Texas A&M takes on Missouri Saturday night at Kyle Field, and we'll get a bird's eye view of Johnny Football doing his thing to try get A&M to a 10-2 record.
The MetLife Blimp known as "Snoopy 1" will be hovering over the game to provide ESPN2 coverage.
It arrived early in Bryan-College Station fresh off coverage of the Baylor-Kansas State game in Waco last Saturday.
News 3 climbed aboard to see how the airship works.
He's white, blue, and red all over and could be flying by your home in the Brazos Valley.
MetLife Blimp "Snoopy 1" came to see the Aggie Football team in action.
Charlie Smith is the chief pilot.
"Seven years now and loving every minute of it," he said.
He's been all over the U.S. seeing the world from a different perspective and views of the biggest sporting match-ups.
"The camera is mounted about here," showed Smith.
The ground crew keeps the airship running smoothly.
Assistant Crew Chief Kyle Boudreau showed us the mooring mast which secures the blimp like a windsock.
"This blimp never gets deflated. Every place we go it flies," he said.
There's not a steering wheel either.
"Steering with your feet and hands on the side, ha," joked Smith.
After a lesson in Blimp operations 101, it was time to fly.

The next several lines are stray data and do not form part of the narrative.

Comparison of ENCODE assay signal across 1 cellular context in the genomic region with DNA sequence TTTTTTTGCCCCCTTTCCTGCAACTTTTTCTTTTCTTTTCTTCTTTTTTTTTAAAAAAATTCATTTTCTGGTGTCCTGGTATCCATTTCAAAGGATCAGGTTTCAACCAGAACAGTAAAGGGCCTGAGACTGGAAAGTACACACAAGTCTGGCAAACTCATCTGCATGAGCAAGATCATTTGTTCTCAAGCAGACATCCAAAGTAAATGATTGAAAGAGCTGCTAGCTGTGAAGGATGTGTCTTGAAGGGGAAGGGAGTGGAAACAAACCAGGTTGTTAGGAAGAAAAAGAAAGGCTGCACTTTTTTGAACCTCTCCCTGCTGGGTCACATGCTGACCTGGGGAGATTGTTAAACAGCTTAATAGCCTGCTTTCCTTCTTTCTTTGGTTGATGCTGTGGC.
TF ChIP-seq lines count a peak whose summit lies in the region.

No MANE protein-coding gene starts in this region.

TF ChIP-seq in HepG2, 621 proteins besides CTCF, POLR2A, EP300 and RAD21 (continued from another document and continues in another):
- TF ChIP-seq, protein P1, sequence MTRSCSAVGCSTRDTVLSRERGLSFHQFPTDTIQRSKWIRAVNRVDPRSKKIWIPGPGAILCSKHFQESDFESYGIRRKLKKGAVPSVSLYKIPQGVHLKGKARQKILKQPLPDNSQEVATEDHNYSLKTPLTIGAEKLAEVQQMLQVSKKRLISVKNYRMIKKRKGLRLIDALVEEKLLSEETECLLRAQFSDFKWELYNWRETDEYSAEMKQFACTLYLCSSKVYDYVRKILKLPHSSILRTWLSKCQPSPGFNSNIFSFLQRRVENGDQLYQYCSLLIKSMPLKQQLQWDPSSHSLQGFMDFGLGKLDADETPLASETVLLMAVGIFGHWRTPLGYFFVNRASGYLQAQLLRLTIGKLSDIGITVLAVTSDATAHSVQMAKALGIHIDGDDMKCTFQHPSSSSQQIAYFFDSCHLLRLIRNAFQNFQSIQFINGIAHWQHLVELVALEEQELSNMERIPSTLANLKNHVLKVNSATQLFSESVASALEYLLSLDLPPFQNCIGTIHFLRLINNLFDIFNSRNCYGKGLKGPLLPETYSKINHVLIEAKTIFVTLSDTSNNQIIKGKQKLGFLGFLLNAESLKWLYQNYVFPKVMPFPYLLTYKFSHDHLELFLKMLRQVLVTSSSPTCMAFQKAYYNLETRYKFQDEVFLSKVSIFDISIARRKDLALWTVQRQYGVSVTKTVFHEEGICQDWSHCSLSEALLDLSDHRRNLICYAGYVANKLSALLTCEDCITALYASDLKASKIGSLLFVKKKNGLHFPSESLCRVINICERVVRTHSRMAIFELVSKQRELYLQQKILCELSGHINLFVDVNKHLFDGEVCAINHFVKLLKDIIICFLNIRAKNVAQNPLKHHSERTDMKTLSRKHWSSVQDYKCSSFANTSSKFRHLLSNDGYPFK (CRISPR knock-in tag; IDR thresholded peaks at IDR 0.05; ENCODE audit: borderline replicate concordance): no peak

"Coulter Traffic, the MetLife Blimp 'Snoopy 1' is going to be pushing back from our mast," said Charlie Smith over the radio.
After a bit of a bumpy, rolling take off, we soared to 1,500 feet over Bryan/College Station.
This was my first ride ever in a blimp and we got a bird's eye view of the Brazos Valley.
From Coulter Airfield, we headed to the Texas A&M campus, casting a pretty big shadow on Kyle Field.
Our aerial airship tour continues toward Bryan and Merrill-Green Stadium.
"I'm trying to find the location of that stadium again do you see it anywhere?," asked Smith as he scanned the horizon for the stadium at Bryan High School.
Then, we went towards Downtown Bryan.
The MetLife Blimp crew travels the country eleven months out of the year getting to see these amazing sights. On game day, it will just be the pilot and the cameraman up here and they’ll be up in the air for anywhere between six and eight hours.
"I just got an opportunity to fly it early on and just kind of fell in love with it," Smith said.
So while this love affair continues, keep your eyes to the skies, because "Snoopy 1" might just be passing.
"Snoopy 1 and 2" cover around 75 events a year across the country while "Snoopy J" flies in Japan.
The crew says the public is welcome to see the airship at Coulter Field, but since it's an active airport, they request you stay back and not walk up next to it.
The blimp travels at a top speed of around 40 miles an hour and is 128 feet long, 44 feet high and holds 70,000 cubic feet of helium.
You can also request the blimp fly by your location. We have a link to that by clicking here.